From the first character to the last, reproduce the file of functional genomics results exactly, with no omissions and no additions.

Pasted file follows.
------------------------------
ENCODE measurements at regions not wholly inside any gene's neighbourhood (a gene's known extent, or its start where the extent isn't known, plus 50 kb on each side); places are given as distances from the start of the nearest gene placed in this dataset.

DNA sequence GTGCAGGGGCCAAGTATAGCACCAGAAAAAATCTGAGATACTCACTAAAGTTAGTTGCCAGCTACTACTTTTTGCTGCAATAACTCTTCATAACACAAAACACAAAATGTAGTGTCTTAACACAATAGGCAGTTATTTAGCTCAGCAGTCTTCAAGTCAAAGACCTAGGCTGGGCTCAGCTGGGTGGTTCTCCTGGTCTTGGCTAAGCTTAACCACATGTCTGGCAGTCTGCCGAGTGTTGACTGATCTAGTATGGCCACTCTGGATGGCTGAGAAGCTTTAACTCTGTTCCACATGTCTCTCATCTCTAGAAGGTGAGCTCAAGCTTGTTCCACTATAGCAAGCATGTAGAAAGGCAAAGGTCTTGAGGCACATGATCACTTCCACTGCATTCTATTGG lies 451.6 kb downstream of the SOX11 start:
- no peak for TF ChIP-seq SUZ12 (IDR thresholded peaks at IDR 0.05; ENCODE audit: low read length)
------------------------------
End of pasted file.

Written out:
ENCODE measurements at regions not wholly inside any gene's neighbourhood (a gene's known extent, or its start where the extent isn't known, plus 50 kb on each side); places are given as distances from the start of the nearest gene placed in this dataset.

DNA sequence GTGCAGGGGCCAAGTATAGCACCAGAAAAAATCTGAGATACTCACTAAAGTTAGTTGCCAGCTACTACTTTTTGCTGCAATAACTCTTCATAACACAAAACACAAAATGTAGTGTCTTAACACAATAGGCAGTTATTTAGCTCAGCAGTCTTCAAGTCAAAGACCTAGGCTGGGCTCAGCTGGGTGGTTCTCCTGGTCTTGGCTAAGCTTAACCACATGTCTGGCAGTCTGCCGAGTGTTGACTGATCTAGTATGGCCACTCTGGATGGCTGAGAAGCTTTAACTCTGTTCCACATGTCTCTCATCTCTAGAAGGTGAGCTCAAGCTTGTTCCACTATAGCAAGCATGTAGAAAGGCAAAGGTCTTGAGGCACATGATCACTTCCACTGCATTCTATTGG lies 451.6 kb downstream of the SOX11 start:
- no peak for TF ChIP-seq SUZ12 (IDR thresholded peaks at IDR 0.05; ENCODE audit: low read length)